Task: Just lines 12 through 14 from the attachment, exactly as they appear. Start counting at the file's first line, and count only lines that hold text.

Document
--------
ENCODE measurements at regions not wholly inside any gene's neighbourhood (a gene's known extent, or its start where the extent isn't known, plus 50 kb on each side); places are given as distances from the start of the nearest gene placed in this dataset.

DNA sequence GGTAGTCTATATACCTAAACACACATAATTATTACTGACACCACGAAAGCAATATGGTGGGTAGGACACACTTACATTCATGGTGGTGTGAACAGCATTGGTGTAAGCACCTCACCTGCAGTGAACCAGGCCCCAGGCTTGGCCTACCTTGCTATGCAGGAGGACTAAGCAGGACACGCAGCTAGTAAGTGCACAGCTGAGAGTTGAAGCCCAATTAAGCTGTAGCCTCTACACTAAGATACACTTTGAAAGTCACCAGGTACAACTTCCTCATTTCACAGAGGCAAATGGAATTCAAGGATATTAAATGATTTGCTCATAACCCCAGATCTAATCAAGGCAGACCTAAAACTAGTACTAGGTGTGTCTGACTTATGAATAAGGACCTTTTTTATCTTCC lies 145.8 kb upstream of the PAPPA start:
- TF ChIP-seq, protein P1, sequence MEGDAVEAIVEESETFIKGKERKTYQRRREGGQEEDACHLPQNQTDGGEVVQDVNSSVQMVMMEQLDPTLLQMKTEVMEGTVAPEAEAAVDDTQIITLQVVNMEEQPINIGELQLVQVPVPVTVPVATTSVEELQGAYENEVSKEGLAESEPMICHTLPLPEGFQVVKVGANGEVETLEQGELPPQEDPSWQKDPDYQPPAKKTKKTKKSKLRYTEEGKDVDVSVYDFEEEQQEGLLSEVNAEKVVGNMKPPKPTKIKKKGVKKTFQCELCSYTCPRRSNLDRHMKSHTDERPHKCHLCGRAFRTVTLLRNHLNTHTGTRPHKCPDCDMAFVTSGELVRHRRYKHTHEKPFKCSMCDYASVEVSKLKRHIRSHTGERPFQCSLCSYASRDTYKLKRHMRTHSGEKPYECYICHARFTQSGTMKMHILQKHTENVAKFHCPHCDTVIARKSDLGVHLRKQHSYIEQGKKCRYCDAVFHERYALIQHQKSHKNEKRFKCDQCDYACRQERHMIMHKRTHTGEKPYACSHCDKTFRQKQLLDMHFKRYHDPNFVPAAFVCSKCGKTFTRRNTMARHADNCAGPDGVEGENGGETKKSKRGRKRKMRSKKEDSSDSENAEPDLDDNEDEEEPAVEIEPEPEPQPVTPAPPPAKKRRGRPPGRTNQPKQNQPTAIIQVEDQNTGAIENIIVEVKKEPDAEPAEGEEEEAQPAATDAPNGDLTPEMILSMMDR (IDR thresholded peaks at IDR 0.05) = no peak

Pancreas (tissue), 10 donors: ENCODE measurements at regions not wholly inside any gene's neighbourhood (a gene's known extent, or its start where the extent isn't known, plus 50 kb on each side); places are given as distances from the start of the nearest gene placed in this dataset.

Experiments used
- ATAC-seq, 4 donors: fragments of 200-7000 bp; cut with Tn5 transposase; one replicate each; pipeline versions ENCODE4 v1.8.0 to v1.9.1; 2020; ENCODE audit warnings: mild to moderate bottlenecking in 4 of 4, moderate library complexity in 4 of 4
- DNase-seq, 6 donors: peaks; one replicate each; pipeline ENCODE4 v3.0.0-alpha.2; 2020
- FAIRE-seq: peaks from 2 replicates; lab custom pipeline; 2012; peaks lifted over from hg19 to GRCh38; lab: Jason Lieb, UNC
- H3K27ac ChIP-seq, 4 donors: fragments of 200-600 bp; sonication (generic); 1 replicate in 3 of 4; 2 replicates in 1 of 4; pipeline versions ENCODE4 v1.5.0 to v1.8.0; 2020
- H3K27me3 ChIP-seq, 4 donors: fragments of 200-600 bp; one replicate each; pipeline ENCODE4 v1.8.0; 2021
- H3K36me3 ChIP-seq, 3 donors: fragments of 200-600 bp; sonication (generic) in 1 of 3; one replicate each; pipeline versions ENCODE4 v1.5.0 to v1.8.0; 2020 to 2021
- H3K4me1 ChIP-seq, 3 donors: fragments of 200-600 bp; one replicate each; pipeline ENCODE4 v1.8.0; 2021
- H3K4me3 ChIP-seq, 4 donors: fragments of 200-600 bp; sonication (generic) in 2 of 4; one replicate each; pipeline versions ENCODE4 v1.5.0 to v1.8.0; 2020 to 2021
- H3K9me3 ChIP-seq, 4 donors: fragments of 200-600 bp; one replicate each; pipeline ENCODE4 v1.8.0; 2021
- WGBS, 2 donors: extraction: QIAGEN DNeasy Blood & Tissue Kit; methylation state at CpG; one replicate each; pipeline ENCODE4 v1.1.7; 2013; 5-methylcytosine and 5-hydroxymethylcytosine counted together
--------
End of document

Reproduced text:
- H3K4me1 ChIP-seq, 3 donors: fragments of 200-600 bp; one replicate each; pipeline ENCODE4 v1.8.0; 2021
- H3K4me3 ChIP-seq, 4 donors: fragments of 200-600 bp; sonication (generic) in 2 of 4; one replicate each; pipeline versions ENCODE4 v1.5.0 to v1.8.0; 2020 to 2021
- H3K9me3 ChIP-seq, 4 donors: fragments of 200-600 bp; one replicate each; pipeline ENCODE4 v1.8.0; 2021